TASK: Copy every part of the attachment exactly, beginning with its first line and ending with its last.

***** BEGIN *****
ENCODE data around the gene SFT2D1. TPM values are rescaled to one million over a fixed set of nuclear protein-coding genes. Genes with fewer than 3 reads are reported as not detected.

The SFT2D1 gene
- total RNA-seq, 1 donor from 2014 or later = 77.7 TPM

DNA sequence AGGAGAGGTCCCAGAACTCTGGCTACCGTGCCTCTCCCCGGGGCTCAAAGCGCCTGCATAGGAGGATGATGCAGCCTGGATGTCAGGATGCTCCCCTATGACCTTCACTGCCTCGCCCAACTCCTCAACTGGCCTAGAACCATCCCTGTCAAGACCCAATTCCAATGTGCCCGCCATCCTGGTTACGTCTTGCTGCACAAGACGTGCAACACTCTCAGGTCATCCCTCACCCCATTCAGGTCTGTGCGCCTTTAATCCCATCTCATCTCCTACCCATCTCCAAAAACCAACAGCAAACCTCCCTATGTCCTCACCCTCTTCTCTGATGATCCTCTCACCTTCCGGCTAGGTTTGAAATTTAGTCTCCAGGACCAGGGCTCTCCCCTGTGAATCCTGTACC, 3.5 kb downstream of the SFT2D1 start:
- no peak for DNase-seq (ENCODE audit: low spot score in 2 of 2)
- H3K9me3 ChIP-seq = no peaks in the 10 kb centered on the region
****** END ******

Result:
ENCODE data around the gene SFT2D1. TPM values are rescaled to one million over a fixed set of nuclear protein-coding genes. Genes with fewer than 3 reads are reported as not detected.

The SFT2D1 gene
- total RNA-seq, 1 donor from 2014 or later = 77.7 TPM

DNA sequence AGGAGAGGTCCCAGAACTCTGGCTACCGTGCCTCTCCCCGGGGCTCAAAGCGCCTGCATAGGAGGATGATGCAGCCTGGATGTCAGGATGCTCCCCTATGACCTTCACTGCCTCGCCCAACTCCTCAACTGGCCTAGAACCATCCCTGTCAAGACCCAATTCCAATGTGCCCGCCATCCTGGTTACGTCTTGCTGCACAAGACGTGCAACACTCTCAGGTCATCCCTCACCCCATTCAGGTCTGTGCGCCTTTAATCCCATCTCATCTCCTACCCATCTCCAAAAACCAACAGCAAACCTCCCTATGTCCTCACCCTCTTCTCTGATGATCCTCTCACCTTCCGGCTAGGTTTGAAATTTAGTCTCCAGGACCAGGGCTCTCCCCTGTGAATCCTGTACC, 3.5 kb downstream of the SFT2D1 start:
- no peak for DNase-seq (ENCODE audit: low spot score in 2 of 2)
- H3K9me3 ChIP-seq = no peaks in the 10 kb centered on the region